Two features served to make the cabin – configured with four club seats forward and two seats aft – more spacious. To free up aisle space, the outboard armrest stows in a recessed portion of the reclinable seat-back. Taller occupants may find headroom compromised by the cabin’s sidewall, so each pedestal seat can slide out by approximately 8cm into the aisle, creating more usable space. At the aft end of the cabin is a commode area, which has a belted lavatory and coat rack. While the CJ3+’s large cabin windows provide a good view, some passengers may prefer looking at more pedestrian entertainment. Broadband connectivity, a wireless network and media server are optional extras. No displays are installed in the cabin, and passengers use their own screens to view content.
A folding curtain separates the flightdeck from the comfortable cabin. Settling into the left seat, I scanned the flightdeck. I had flown the G3000-equipped M2 in 2013, and unsurprisingly I found the CJ3+’s forward panel was nearly identical to it, as all CJs share a common type rating. The panel is dominated by three 15.2in GDU1400W control display units. For our flight, they were configured with primary flight displays (PFDs) outboard and a single, centre multifunction display (MFD). Two GTC570 touchscreen controllers are placed forward of the throttle quadrant, below the MFD. The controllers have a 5.7in screen and are the primary interface for the G3000 system. Dual GPS receivers are standard, along with a transponder that has automatic dependent surveillance-broadcast as well as European Mode S capabilities. Rounding out the notable standard avionics are the GTS 8000 TCAS II terrain collision avoidance system and a Class B terrain avoidance warning system.
Our demonstrator aircraft – N484CJ – also had several welcome optional systems installed. These included synthetic vision technology (SVT), SiriusXM satellite radio and weather radar, as well as Garmin’s Surface Watch.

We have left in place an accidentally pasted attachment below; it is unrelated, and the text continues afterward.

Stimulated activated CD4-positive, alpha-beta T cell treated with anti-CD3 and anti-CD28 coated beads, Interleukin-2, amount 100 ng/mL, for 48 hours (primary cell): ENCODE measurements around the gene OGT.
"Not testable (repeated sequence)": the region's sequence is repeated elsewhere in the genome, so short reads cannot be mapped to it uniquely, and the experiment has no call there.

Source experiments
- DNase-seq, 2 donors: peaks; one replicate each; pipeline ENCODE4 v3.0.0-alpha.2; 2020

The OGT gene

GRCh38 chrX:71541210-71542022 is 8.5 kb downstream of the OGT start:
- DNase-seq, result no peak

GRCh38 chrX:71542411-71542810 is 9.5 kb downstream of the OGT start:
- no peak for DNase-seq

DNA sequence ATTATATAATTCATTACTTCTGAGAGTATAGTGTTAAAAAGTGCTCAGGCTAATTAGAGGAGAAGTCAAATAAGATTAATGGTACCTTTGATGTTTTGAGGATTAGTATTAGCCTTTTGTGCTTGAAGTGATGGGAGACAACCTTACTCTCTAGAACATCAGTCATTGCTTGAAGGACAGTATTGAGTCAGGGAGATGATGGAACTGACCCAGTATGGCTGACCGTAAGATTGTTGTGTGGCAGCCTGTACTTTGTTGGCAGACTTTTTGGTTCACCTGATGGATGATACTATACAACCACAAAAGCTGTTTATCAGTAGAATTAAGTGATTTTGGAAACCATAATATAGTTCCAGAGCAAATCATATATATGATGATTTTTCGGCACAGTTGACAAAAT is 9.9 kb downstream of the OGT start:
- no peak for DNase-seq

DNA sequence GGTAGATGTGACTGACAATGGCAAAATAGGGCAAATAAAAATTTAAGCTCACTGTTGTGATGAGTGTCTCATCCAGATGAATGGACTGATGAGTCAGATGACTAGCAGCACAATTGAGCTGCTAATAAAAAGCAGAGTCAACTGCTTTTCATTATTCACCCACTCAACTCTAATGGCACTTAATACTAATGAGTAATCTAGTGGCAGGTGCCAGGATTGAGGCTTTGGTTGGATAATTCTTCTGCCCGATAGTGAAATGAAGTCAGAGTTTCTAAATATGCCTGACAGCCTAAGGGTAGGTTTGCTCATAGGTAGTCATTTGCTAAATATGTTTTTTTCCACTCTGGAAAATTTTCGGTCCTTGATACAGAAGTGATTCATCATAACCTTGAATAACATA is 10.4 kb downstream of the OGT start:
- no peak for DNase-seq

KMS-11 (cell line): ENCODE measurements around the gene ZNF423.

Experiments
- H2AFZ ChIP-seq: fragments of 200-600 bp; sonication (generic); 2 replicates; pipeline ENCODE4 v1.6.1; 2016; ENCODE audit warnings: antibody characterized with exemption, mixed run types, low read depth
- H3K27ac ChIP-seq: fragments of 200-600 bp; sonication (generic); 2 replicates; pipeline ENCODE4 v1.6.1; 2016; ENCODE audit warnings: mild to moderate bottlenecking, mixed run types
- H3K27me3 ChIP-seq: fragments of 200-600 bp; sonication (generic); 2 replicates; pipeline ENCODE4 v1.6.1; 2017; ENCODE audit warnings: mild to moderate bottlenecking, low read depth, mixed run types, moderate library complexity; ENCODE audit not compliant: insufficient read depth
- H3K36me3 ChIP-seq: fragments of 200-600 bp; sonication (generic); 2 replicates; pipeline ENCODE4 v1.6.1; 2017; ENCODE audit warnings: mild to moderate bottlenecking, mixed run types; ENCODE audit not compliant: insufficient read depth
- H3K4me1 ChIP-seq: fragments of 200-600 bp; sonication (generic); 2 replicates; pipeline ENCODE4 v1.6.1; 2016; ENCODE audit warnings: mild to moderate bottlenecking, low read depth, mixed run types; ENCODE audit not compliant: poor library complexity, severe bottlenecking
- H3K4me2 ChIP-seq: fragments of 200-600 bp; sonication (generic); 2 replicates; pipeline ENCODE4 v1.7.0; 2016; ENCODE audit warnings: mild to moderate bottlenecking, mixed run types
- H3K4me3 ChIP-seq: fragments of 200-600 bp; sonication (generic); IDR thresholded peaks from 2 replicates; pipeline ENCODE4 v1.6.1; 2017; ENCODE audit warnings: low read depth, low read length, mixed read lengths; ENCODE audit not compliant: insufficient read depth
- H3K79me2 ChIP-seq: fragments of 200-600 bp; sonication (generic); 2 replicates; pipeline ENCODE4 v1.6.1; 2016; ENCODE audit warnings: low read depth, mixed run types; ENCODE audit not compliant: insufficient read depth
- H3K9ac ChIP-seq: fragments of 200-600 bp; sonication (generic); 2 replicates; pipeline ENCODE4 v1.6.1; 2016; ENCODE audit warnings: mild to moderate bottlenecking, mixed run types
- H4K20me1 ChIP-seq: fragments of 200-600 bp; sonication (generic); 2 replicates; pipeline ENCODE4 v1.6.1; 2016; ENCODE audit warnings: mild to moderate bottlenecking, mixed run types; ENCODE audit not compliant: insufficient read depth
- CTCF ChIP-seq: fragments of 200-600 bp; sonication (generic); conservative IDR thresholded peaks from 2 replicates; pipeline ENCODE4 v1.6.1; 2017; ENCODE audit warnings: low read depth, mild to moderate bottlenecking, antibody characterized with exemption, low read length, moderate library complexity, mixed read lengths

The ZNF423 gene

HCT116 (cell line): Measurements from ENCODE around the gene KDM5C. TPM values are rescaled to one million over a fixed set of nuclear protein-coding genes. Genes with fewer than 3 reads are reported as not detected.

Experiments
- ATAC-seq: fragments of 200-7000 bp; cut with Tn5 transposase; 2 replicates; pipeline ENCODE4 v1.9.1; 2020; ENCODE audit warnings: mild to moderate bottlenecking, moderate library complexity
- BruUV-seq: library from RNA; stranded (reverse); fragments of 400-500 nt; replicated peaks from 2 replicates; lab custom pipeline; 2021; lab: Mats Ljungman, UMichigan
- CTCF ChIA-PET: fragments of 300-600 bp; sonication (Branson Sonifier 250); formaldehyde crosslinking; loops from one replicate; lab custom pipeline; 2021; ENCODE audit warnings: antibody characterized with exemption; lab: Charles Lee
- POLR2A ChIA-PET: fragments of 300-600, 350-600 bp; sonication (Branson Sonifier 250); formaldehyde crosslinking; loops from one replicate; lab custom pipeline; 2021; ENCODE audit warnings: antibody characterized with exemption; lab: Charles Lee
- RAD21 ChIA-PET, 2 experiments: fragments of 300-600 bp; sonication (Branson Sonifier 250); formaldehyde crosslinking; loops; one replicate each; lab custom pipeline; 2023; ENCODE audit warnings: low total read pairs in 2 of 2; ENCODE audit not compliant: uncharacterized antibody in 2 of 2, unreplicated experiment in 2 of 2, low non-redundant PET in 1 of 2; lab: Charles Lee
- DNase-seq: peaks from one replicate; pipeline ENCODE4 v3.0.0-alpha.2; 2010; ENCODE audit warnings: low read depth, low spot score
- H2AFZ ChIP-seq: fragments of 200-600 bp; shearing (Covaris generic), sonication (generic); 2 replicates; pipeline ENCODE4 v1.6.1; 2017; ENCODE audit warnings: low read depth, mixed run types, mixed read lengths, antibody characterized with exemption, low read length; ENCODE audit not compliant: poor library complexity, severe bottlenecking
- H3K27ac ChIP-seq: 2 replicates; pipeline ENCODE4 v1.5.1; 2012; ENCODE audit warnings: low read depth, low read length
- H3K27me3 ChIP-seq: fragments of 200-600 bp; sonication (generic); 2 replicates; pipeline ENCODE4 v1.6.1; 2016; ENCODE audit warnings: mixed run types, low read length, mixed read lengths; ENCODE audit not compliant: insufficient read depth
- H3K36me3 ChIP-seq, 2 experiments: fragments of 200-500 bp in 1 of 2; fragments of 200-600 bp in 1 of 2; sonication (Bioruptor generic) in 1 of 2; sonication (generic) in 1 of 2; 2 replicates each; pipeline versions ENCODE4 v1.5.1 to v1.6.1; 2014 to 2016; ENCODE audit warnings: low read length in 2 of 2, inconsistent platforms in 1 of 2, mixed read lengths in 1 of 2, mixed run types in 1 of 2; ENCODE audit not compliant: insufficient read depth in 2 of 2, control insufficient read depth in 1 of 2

The full-authority digital engine control-equipped Williams FJ44-3A turbofans were started on aircraft battery power alone. Once both generators were online, Reimer turned on the vapour cycle air conditioner to cool the flightdeck. He guided me through the post-start flows, which were logical and easily accomplished. During the taxi to runway 19L I monitored our position on the MFD’s map; ownership position is also available on the JeppView’s airfield diagram chart.
During the taxi, Reimer explained how Surface Watch differs from Honeywell’s runway advisory and awareness system. RAAS provides a constant stream of dialogue, notifying the crew as they approach each and every runway. I had previously seen this system first-hand in a Hawker 4000 preview flight out of San Diego International airport, and was in general pleased with its performance. Surface Watch, on the other hand, compares current position with the programmed runway. Only if take-off is attempted from other than the planned runway will a warning be issued.
The flaps had been positioned to 15º prior to taking the runway, and I advanced the thrust levers to the take-off detent when cleared to do so. The engines stabilised at 102% N1, as the CJ3+ briskly accelerated down the runway. Reimer called “V1” at 99KIAS, followed shortly by “Rotate” at 101KIAS. The 5,850kg (12,900lb) Citation – with three occupants on board and carrying 1,750kg of fuel – leapt off the ground. Once airborne, I retracted the landing gear with flap retraction at 400ft above ground level.
The TLs were set in the CLB (climb) detent after the CJ3+ was clean. I followed the flight director’s V-Bar guidance cue to establish a 225KIAS climb. Air traffic control provided vectors to our working area west of KICT. Passing 10,000ft above mean sea level I engaged the autopilot and marvelled at the inherent capabilities of the G3000 flight deck. Opposing TCAS targets were displayed on the PFD’s full-screen display. While Kansas is essentially flat, the SVT’s ability to display terrain and obstacles could come in handy at lower altitudes over more rugged terrain. Climbing through 27,000ft, Mach 0.56 was held, until we leveled off at the CJ3+’s ceiling of 45,000ft (FL450).
Conditions that day during the climb were much hotter than normal, with temperatures of up to ISA +18ºC observed. Time to altitude from brake was less than 26min, and only 272kg of fuel was used. These observed figures compared well with Cessna’s standard day figures of 23min and 238kg, respectively.
Five minutes after levelling at FL450 (ISA -4ºC), the TLs were retarded to the CRU (cruise) detent. After 10min, the Citation had reached its maximum cruise speed of M0.729, indicating 193kt. Total fuel flow was 800PPH, with a corresponding true airspeed of 412kt (357km/h). The observed top end was 27kt faster than book values, but total fuel flow was also 80PPH greater. While not as fast as the swept wing CJ4 or Phenom 300, the CJ3+’s rapid climb and respectable high-speed cruise capabilities would make short work of most operator’s normal routes.
I passed aircraft control to Reimer, and left the flightdeck to sample the cabin environment. Deck angle at high-speed cruise was level as I walked to the aft end of the cabin. The ambient noise level was lowest at the first row of seats, and increased as the pod-mounted engines were approached. In general, the cabin was quite quiet, allowing conversation at normal voice levels throughout.